According to an analsyis by Immigration Impact, the latest Center for Immigration Studies (CIS) report paints undocumented immigrants as the U.S.’s number one public enemy. The report lists all federal laws which an undocumented immigrants could break for coming here, living and working in the U.S. Even though the reports catalogue the statutes, it does not offer a realistic solution to dealing with the 11 million undocumented immigrants living in the U.S.
The report criminalizes undocumented immigrants
Undocumented immigrants come to the country for two main reasons: to work and to be reunited with family members already here. It is logical to assume they would prefer to come here legally and not have to worry about being deported every day, however, there is a mismatch between supply and demand in our immigration laws causing immigrants to take expensive, dangerous and difficult chances to come for a better future.
The new report does no justice to hardworking immigrants who struggle to feed their families every day through honest work. Among some of the more serious flaws in the report, it fails to recognize the degree to which U.S. laws criminalize undocumented immigrants. New categories of criminality have been created which only apply to those immigrants who are not native born. For example, an immigrant can be deported for aggravated felony, but what constitutes as an aggravated felony differs from what it was a few years ago. Today, someone could be deported for shoplifting and other minor offenses.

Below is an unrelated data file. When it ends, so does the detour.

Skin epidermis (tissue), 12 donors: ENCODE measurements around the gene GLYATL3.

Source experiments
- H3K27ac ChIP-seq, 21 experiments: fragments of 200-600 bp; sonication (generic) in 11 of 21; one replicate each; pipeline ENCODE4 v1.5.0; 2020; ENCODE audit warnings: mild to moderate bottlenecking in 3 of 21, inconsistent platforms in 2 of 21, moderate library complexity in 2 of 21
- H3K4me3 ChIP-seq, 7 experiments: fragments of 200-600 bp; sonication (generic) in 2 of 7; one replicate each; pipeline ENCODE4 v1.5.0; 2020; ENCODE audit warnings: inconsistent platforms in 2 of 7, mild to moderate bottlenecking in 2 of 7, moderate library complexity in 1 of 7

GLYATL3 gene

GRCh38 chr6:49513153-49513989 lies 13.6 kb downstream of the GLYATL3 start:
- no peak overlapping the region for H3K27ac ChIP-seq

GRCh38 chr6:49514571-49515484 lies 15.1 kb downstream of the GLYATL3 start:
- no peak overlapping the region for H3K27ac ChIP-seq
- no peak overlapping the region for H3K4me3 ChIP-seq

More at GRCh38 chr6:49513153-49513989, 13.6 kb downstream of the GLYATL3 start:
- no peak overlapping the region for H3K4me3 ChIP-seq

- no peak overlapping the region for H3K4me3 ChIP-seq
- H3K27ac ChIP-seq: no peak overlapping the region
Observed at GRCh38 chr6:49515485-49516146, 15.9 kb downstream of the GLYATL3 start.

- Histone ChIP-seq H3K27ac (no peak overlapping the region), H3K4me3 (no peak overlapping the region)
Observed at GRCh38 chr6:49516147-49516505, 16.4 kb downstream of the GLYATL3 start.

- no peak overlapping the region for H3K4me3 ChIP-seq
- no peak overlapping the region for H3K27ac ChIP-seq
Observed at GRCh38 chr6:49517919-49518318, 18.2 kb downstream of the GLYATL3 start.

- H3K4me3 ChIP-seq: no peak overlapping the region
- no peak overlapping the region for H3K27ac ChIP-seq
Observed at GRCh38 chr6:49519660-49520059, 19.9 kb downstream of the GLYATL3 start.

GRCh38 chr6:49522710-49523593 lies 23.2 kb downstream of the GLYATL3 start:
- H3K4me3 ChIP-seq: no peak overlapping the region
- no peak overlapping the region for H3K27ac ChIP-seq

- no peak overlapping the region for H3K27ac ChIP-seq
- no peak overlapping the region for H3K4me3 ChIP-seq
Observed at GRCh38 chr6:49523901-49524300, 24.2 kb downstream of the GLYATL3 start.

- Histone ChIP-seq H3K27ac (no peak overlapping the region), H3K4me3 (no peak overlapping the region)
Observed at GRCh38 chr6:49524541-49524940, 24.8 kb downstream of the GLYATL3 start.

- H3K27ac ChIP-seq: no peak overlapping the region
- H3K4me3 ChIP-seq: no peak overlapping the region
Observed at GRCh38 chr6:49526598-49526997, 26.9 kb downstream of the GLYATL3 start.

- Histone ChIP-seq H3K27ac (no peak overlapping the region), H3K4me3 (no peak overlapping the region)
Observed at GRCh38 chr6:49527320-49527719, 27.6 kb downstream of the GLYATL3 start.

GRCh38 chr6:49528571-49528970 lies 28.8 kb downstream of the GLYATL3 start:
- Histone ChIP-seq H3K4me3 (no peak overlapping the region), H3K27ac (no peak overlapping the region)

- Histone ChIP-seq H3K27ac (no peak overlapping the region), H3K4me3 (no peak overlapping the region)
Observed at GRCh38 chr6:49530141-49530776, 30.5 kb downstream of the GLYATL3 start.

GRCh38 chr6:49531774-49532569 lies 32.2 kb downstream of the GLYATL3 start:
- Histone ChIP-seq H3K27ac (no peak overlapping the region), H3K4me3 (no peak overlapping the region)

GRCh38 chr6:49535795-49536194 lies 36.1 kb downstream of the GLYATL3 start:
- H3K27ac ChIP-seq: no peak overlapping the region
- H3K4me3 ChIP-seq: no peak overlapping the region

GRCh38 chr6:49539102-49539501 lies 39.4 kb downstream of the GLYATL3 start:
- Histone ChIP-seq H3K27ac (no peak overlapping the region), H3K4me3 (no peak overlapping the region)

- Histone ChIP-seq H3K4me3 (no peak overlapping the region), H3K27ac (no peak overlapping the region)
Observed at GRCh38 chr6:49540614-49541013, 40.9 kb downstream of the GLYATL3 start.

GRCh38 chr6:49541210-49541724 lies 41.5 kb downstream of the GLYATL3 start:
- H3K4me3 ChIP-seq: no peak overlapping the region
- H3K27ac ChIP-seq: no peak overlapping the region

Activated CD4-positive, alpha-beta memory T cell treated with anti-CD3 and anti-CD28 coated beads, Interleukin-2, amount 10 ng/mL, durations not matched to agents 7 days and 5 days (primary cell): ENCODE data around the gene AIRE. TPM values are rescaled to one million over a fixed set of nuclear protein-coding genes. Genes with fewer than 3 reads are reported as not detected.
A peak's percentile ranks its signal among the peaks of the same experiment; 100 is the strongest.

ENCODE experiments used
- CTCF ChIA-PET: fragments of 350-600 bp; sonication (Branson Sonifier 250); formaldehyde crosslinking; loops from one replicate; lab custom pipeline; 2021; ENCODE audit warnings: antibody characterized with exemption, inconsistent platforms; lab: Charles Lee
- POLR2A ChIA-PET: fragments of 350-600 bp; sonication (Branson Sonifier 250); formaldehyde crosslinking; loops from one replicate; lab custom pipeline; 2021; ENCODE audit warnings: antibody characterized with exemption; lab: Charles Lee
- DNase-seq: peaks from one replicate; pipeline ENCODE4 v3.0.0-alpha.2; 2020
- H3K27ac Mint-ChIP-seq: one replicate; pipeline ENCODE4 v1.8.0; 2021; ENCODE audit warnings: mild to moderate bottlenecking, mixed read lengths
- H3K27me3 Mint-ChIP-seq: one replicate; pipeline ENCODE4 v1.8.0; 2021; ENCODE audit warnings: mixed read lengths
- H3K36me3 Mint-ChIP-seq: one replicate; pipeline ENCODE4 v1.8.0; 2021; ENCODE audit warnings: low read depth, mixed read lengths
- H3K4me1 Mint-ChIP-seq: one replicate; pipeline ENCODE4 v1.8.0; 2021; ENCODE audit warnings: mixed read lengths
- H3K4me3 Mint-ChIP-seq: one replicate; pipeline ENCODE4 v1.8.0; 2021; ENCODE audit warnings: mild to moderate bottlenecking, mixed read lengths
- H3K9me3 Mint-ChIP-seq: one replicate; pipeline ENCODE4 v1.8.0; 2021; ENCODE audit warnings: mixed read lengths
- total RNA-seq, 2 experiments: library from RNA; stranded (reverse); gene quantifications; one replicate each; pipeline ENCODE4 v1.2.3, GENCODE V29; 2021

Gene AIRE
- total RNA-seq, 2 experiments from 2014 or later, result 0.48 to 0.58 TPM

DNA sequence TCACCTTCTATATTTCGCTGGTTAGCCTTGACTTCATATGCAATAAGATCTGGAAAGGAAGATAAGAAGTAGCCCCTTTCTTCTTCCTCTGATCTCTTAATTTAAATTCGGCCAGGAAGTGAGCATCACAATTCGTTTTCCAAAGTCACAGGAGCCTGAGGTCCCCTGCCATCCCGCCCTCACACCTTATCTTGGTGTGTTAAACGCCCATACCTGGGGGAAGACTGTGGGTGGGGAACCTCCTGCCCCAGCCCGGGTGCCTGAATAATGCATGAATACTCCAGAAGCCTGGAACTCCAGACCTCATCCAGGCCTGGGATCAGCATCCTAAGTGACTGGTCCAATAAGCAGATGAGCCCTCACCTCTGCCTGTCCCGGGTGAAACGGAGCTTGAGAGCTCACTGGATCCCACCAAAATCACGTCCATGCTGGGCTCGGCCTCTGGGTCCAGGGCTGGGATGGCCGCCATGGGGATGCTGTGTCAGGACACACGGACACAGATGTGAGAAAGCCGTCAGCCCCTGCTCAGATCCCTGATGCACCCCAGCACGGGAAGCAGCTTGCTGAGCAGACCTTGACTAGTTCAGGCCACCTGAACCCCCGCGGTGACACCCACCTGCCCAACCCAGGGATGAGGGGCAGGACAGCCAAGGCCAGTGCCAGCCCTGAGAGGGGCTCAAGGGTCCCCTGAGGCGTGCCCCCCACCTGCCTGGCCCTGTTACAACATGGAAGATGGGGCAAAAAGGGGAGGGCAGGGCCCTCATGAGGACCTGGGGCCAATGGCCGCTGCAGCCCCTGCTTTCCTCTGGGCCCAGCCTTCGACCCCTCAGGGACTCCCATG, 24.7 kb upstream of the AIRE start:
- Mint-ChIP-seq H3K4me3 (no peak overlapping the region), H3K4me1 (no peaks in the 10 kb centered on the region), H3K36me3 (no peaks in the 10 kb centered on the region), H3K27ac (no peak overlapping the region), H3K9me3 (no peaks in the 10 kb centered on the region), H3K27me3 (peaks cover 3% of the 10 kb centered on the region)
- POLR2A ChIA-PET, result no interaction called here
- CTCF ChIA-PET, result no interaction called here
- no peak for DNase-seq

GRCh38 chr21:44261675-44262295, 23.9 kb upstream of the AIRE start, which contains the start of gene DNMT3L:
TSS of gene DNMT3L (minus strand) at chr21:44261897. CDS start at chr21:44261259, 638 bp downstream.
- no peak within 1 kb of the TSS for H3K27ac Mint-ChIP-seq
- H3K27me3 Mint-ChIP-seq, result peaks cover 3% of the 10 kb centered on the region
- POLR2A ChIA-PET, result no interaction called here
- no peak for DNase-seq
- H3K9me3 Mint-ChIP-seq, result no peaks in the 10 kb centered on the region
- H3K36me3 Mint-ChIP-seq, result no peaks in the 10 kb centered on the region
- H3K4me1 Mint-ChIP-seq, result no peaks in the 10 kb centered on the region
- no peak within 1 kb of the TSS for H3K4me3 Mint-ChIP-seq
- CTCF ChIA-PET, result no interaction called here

Most undocumented immigrants have not committed violent crimes
Congress has already defined entering into the country illegally as a misdemeanor although “illegal re-entry” is a felony. Neither of these offenses are threatening or violent so this explains why nonviolent immigration offenders make up the majority of undocumented immigrants who are deported annually. New research shows that most of the immigrants who are likely to be undocumented are not “Criminals” as most people understand the work. They have not committed violent crimes or property crimes nor do they pose a threat to national security or public safety. This report illustrates the problem with focusing on legal status rather than creating a program where immigrants can get rid of their “criminal” status.
If you have questions regarding how to deal with people who paint all immigrants as criminals, applying for a visa or the changing immigration laws, contact us at 314-961-8200 or visit our contact page.